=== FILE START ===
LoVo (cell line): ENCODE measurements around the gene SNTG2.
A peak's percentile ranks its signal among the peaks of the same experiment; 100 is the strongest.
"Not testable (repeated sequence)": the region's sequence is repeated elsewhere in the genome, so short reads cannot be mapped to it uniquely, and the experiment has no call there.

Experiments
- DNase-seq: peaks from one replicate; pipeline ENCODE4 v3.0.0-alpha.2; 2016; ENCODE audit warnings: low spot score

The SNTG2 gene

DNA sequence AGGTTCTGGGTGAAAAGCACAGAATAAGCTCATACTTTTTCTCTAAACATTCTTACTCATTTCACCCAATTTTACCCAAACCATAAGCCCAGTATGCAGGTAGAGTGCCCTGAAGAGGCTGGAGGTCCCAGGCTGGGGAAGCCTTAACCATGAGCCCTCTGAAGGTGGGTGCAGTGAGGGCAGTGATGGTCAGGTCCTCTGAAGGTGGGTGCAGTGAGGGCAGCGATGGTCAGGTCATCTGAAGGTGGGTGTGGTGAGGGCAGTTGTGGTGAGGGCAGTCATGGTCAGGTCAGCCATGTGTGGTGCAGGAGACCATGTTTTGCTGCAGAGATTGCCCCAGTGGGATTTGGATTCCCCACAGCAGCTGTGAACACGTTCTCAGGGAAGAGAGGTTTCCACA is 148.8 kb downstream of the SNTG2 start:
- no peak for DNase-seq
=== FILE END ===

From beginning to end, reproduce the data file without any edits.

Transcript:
LoVo (cell line): ENCODE measurements around the gene SNTG2.
A peak's percentile ranks its signal among the peaks of the same experiment; 100 is the strongest.
"Not testable (repeated sequence)": the region's sequence is repeated elsewhere in the genome, so short reads cannot be mapped to it uniquely, and the experiment has no call there.

Experiments
- DNase-seq: peaks from one replicate; pipeline ENCODE4 v3.0.0-alpha.2; 2016; ENCODE audit warnings: low spot score

The SNTG2 gene

DNA sequence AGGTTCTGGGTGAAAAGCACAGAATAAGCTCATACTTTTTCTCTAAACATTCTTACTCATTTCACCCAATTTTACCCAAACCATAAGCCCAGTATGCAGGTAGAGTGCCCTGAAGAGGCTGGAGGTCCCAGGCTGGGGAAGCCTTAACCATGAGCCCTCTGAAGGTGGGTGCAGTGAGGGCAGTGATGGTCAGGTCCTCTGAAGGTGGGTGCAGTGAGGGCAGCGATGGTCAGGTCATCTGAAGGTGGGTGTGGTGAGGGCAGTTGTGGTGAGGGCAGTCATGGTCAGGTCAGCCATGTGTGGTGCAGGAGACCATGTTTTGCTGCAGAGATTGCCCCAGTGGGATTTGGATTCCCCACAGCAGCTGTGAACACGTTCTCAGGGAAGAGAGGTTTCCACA is 148.8 kb downstream of the SNTG2 start:
- no peak for DNase-seq